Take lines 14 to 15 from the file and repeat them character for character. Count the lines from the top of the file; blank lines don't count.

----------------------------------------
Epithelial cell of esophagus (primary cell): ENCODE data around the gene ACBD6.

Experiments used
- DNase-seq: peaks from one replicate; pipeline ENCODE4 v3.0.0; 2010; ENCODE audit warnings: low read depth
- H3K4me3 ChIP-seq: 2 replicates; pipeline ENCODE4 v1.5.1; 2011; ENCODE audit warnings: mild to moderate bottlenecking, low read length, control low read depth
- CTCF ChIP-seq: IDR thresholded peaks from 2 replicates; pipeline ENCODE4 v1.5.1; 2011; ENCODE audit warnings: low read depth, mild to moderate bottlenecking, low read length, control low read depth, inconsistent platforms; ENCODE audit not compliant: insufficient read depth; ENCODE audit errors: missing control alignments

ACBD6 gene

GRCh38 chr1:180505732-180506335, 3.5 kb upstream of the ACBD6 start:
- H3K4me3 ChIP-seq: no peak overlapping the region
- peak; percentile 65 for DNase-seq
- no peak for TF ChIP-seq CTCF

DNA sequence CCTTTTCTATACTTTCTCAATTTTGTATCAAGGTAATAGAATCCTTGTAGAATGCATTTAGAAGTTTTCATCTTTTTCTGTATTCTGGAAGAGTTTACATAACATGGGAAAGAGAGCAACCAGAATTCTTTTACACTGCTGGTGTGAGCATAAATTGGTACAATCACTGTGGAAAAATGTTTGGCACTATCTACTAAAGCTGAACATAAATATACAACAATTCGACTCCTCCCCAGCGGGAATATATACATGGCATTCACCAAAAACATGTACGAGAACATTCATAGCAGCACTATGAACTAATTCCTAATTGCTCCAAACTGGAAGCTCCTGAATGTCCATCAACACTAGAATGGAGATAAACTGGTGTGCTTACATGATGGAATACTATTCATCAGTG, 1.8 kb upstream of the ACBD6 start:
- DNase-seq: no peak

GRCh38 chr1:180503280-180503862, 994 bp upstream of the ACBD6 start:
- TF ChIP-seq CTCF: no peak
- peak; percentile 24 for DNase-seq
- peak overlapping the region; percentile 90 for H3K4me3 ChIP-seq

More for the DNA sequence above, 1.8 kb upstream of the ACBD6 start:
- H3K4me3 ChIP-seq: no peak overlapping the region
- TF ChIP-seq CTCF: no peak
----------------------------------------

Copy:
- TF ChIP-seq CTCF: no peak
- peak; percentile 24 for DNase-seq